Née Margaret (“Maggie”) Fraser Findlay, Myles was the sole member of the fifth graduating class (in 1917) from the Queen Victoria Hospital nursing training program in Yorkton, Saskatchewan, and went on to achieve world prominence in nursing education. Born in Aberdeen, Scotland, on December 30, 1892, she emigrated to Saskatchewan just prior to World War I, trained as a nurse in Yorkton and there met her future husband, Charles James Myles; they married on June 30, 1920. When Charles died on July 30, 1921, Maggie returned to Scotland and took a year of midwifery training. After her three-year-old son died in 1924, she studied nursing for three additional years at Edinburgh Royal Infirmary.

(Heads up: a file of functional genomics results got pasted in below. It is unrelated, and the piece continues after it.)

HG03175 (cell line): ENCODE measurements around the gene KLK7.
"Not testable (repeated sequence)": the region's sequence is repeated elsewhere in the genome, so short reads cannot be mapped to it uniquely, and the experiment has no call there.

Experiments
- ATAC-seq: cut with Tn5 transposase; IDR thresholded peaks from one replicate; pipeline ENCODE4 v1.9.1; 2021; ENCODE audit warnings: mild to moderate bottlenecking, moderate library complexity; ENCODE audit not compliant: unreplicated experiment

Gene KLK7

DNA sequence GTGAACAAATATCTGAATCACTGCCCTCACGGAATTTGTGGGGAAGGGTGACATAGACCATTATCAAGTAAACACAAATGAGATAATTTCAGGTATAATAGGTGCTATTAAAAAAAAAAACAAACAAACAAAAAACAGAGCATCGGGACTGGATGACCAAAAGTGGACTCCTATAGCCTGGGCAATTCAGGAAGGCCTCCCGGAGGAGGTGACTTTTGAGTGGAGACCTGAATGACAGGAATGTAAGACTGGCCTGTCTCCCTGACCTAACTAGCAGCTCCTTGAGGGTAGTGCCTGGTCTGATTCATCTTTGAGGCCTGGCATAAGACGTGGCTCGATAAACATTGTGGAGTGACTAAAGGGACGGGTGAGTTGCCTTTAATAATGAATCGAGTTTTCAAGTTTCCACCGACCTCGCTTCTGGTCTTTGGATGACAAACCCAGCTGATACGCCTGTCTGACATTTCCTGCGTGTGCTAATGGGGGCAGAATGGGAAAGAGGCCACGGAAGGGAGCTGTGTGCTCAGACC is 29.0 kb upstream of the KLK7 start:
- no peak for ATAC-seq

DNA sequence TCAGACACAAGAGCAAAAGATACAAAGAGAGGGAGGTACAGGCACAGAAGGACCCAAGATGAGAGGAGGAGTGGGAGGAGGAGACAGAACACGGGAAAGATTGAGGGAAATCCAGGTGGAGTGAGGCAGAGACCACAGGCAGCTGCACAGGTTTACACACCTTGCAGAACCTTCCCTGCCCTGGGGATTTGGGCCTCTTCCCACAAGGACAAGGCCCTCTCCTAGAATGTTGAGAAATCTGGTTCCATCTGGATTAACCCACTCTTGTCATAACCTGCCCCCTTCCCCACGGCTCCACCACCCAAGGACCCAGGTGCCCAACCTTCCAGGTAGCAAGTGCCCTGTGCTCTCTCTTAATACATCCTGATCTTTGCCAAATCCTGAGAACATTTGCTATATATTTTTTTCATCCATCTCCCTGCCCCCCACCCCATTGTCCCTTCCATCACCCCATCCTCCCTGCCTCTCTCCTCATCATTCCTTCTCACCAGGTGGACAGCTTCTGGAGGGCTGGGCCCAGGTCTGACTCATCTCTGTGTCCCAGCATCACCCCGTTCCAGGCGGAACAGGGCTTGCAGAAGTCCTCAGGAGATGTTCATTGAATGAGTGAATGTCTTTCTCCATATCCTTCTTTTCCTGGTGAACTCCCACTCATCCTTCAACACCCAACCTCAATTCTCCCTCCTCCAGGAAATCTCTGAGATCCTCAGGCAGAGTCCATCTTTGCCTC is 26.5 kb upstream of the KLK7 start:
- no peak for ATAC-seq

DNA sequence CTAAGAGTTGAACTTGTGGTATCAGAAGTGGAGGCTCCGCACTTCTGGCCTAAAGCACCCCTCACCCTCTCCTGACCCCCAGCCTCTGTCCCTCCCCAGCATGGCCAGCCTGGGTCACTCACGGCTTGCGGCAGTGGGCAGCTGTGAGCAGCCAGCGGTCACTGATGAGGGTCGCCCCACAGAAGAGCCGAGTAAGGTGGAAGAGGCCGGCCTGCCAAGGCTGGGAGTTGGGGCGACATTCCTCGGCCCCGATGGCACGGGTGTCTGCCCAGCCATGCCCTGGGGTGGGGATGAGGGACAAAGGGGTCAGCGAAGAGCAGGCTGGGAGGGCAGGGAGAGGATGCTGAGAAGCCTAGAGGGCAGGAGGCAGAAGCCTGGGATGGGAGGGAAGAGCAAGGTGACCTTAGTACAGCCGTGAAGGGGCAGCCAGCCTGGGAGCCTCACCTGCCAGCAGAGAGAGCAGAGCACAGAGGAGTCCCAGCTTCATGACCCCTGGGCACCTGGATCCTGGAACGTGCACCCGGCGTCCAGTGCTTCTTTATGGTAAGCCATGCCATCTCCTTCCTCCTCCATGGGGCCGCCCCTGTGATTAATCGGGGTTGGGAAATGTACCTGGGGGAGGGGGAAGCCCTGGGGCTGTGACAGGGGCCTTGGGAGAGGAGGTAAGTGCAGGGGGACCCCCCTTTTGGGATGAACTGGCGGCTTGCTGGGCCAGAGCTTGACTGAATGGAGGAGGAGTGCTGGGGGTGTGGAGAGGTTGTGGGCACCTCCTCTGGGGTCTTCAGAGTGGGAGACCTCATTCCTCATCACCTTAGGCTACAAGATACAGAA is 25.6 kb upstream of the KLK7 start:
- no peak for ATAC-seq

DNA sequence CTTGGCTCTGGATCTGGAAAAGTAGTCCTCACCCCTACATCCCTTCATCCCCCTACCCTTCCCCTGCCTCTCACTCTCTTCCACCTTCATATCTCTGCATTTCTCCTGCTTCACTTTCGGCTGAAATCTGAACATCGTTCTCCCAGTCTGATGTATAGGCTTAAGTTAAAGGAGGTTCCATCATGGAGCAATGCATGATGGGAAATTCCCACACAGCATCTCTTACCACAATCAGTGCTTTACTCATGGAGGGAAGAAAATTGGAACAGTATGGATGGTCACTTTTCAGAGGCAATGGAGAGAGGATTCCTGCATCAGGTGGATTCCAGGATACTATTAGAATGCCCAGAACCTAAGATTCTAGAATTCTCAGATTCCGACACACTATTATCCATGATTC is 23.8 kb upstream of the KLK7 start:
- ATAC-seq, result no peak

In 1927, Maggie returned to her alma mater in Yorkton to be matron of nurses. For three years she did most of the teaching of the student nurses, upgraded the curriculum, graduated five to seven registered nurses per year, and realized that her interests lay in education. She studied education at McGill University; this was followed by posts as director of Nursing Education at Philadelphia and Detroit, and then as the sole midwife tutor when the Simpson Maternity Pavilion opened in Edinburgh in 1937.
Myles’ Textbook for Midwives appeared in 1953, and was constantly updated through the tenth edition in 1985 (when she was 92). Over half a million copies were sold, making it one of the most successful medical texts in world history. “Maggie” died in Kincardineshire, Scotland, on February 15, 1988.
C. Stuart Houston